• Towards the end of the course, you might reinforce the way the specialized viewpoint of the discipline uniquely illuminates issues students are aware of.
    • If you don’t do this, the students just learned about how specialists act, and they may decide: uninformed common sense is better.

Consider presentations you do on the reading as double-duty presentations on writing.

  • Try to support their ability to do the things you want in their writing. These may be skills you see lacking:
    • Offering a hypothesis rather than a topic.
    • Limiting the scope of their claim.
    • Debating the significance and interpretation of evidence.
    • Making concessions.
    • Or whatnot.

Find out where they are, what their experiences are, what makes sense and is important to them, so you can hook what you’re introducing onto something they recognize.

Online Discussion

  • Online discussion forums, like those in Blackboard, can be a very good way to do this.
    • Pose questions that help you find out where the students are. What information do they have already that’s relevant.
    • Make the first discussion posts due 24 before class. This way you can browse them before lecturing, and you can key some of your lecture points to what the students already know.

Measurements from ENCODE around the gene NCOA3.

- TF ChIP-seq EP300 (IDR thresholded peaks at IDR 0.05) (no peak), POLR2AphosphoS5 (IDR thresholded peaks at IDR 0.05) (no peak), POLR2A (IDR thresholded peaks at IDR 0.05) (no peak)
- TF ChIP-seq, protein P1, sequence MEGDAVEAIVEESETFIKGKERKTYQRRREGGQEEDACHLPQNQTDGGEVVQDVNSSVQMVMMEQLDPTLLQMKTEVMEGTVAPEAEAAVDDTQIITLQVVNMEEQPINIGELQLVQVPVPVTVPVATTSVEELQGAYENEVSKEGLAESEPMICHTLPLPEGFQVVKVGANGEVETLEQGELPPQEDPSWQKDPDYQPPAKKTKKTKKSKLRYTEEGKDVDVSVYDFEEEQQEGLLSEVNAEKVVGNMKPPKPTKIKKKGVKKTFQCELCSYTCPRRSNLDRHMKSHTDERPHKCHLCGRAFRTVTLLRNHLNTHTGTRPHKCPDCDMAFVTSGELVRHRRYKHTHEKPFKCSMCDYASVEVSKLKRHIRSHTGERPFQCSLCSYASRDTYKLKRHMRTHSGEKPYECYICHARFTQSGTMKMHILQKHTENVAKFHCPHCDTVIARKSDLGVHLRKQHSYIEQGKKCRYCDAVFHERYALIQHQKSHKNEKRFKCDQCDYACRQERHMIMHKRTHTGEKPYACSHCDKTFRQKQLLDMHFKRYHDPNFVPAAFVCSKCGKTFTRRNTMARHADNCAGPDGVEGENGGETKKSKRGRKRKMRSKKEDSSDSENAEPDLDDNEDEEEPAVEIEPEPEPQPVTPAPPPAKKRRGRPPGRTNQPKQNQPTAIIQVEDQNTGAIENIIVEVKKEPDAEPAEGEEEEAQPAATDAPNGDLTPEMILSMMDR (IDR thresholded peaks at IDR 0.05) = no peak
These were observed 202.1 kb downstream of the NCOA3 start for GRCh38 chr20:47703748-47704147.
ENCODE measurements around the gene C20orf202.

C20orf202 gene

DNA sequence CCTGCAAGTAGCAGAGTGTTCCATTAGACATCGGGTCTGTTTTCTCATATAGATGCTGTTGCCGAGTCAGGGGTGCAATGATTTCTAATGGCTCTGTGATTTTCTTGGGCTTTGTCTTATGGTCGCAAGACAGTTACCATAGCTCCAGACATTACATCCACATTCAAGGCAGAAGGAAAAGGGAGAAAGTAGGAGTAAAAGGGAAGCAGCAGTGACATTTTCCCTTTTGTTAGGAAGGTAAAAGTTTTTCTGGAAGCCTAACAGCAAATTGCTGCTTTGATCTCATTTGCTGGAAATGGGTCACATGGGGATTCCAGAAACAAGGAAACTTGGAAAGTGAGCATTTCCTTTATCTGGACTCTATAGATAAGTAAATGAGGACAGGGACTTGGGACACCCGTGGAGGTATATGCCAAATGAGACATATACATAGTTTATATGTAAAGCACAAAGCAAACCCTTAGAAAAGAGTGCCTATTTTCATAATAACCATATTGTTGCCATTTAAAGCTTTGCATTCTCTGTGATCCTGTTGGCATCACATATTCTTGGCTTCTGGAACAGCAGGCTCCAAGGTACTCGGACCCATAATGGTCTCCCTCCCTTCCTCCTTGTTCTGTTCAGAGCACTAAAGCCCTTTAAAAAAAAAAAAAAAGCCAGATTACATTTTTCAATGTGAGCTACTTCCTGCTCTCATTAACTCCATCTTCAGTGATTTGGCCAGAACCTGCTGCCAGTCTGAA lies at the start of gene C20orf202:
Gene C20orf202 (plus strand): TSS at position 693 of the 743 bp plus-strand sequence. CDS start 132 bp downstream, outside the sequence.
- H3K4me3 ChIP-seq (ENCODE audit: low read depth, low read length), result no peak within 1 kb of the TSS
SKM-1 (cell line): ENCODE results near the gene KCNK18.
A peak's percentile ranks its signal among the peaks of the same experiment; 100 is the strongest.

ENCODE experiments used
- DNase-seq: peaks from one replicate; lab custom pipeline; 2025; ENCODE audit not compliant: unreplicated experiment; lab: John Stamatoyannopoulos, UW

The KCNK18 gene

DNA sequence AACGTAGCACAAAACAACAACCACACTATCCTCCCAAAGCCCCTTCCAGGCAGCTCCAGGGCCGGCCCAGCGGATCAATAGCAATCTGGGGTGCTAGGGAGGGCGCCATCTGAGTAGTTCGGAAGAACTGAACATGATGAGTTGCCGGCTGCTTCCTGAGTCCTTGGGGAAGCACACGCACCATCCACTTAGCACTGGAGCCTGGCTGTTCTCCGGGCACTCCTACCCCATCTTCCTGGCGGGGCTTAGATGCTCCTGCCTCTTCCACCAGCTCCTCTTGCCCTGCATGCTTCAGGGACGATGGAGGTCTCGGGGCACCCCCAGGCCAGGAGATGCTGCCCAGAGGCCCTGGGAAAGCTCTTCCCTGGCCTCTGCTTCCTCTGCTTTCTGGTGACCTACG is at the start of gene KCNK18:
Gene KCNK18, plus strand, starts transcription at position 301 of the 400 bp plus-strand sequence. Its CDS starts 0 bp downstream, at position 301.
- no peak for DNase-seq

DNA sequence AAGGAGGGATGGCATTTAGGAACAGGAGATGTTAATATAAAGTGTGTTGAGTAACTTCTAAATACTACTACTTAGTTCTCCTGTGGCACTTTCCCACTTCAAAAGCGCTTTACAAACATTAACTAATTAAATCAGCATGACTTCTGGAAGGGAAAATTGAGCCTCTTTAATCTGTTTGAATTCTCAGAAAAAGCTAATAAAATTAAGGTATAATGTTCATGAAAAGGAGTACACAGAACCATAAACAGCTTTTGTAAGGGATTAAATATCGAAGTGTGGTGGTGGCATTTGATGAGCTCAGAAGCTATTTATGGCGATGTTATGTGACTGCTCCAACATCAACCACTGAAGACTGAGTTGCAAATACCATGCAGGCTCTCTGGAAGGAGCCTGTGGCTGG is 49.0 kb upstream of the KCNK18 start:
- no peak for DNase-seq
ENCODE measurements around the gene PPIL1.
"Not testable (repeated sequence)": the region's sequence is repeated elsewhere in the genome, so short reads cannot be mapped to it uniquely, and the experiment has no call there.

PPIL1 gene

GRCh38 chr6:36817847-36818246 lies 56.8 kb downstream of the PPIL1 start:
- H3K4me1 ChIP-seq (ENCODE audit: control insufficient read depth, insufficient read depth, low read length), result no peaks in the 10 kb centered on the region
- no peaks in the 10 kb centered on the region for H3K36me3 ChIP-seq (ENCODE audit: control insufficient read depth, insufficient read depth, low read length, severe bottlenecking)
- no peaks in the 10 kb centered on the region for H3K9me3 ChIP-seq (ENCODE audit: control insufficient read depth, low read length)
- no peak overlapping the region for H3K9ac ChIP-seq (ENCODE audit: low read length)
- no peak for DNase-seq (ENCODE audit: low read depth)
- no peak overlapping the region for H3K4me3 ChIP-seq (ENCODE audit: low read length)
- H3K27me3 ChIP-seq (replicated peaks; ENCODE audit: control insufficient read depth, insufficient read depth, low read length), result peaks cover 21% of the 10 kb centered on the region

• In the middle of the course, you might shift to asking the students how they understand key concepts, methods or problems.
  • Evaluating online discussions for their scholarly merit can be time-consuming and may not be necessary.
    • In this case, the point is for them to share their experiences, not for them to rehearse course knowledge nor apply theories.
    • Consider giving a part of their grade (perhaps participation) over to online discussions. If it’s optional, it won’t happen. Ungraded ‘points’ can be appealing for students.
    • So you can simply give points for posting on time and on topic. (They may not even need to reply to each other.)
  • You can do something similar for study methods.
    • After each major assignment, ask them to post anonymously about how they studied and the grade they received.
    • The very simplest way to do this is: create a Google Form.
      • Ask three questions.
      • Each question is: “If you got an ‘A’ on the midterm, write a paragraph here about how you studied/prepared.” Then for “B” and “C or below.”
      • Be sure to caution the students not to use any personally identifying information.
      • The form can be set so users can see the results.
  • One freshman told me recently: he did not know how to handle free time between classes. (In high school, you just run right to the next class.)
    • Giving students short study tasks can help them a lot. E.g.,
      • “If you have 15 minutes, flip through the McKelvin reading and look for how he weaves in statistical evidence. Then next time, I’ll ask about it.”
    • Here’s a junior’s blog post about what he wished he had known freshman year.


  1. It is very nice to read this post. I appreciate your views about this. It helps us a lot. Thank you very much.